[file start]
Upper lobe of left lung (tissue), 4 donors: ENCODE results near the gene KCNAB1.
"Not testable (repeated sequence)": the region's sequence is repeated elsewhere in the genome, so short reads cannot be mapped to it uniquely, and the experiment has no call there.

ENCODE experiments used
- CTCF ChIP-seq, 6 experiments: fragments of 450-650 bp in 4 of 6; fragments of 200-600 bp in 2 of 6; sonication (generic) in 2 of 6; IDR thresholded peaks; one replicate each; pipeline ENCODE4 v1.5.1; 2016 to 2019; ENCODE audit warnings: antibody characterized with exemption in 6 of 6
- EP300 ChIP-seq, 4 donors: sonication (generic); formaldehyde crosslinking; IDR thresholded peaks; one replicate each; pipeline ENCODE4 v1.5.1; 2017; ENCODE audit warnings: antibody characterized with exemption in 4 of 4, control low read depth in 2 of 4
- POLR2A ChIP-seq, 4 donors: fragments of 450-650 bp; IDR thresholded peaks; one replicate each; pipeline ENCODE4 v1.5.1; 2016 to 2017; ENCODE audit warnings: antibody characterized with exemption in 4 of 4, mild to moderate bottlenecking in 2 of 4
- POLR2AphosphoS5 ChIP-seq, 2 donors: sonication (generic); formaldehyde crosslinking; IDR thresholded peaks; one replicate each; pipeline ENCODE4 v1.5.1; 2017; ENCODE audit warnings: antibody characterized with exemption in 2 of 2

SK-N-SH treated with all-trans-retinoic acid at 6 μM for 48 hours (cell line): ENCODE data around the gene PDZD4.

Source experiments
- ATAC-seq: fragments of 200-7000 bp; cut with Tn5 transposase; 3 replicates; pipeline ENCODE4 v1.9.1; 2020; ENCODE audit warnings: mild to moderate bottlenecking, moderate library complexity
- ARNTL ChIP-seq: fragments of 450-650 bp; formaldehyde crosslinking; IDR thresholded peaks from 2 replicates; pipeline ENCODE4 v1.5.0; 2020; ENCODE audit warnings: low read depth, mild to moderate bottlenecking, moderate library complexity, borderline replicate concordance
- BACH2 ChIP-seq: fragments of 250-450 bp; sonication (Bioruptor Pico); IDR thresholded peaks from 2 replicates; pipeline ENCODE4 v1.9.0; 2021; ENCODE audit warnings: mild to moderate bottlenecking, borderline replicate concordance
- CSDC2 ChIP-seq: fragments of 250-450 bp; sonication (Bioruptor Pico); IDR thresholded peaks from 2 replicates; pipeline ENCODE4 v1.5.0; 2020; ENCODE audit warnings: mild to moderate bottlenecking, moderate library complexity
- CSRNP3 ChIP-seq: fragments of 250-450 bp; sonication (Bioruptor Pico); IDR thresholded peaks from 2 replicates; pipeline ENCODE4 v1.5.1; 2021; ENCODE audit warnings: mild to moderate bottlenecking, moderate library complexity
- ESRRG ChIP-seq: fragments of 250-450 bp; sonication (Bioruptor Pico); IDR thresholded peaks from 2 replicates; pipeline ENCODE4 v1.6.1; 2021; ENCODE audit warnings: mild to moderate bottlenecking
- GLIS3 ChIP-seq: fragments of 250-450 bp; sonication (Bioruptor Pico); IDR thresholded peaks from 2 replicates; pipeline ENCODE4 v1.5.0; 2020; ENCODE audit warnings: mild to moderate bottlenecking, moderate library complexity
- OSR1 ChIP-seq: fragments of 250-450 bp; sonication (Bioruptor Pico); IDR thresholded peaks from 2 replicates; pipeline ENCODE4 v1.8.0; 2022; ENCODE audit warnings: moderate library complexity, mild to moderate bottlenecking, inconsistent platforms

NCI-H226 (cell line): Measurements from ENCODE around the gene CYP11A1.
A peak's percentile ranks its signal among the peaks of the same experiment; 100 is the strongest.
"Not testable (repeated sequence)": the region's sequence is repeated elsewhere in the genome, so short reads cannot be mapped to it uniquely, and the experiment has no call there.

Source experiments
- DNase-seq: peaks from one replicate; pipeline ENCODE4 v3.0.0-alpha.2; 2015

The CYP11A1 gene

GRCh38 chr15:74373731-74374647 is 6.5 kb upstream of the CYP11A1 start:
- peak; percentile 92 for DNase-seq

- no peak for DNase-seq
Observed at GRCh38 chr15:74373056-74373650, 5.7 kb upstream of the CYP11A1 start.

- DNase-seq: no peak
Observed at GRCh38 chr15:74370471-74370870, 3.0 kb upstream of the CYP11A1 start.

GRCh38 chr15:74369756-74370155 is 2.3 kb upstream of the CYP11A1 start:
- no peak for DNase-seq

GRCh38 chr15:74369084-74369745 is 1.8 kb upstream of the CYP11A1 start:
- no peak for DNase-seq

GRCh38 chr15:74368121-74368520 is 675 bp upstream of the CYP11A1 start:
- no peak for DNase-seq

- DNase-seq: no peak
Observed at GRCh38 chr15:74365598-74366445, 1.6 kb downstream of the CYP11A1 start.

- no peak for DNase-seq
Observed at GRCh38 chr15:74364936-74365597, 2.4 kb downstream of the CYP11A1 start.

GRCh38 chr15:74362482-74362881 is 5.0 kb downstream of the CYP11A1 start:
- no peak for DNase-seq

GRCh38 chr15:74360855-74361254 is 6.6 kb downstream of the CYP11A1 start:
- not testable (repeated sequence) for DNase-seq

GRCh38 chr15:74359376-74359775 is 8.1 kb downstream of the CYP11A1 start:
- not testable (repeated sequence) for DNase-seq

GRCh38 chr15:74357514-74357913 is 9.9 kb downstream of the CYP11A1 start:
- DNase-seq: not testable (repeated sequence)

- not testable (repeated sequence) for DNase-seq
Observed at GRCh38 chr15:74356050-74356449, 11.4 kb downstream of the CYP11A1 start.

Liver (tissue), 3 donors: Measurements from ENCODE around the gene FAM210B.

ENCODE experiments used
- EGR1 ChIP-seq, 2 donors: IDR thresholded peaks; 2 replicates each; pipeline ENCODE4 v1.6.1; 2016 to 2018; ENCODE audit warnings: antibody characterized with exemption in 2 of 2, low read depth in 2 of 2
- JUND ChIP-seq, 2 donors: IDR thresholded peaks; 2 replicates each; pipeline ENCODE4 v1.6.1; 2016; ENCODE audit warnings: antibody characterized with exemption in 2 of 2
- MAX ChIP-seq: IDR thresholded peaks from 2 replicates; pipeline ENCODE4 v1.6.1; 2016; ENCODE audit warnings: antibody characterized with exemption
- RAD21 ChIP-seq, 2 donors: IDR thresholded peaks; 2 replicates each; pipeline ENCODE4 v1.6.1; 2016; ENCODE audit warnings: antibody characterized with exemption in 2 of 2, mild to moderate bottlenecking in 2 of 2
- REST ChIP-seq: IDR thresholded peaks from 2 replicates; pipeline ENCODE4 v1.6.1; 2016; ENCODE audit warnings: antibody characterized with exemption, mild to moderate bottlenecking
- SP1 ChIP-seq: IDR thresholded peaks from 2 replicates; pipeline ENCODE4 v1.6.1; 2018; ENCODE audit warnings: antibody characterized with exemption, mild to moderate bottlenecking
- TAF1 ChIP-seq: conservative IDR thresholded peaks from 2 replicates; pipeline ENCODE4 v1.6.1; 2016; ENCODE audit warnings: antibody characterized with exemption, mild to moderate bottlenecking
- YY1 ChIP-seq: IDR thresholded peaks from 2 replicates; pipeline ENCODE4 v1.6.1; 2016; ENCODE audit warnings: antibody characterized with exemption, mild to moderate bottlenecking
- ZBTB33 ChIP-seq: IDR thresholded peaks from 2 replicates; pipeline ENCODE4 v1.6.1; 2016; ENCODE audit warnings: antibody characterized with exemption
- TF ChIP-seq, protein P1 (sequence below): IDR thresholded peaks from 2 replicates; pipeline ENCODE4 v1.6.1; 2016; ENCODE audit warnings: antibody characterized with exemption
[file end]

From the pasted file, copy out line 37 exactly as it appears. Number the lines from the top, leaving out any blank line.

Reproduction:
Observed at GRCh38 chr15:74365598-74366445, 1.6 kb downstream of the CYP11A1 start.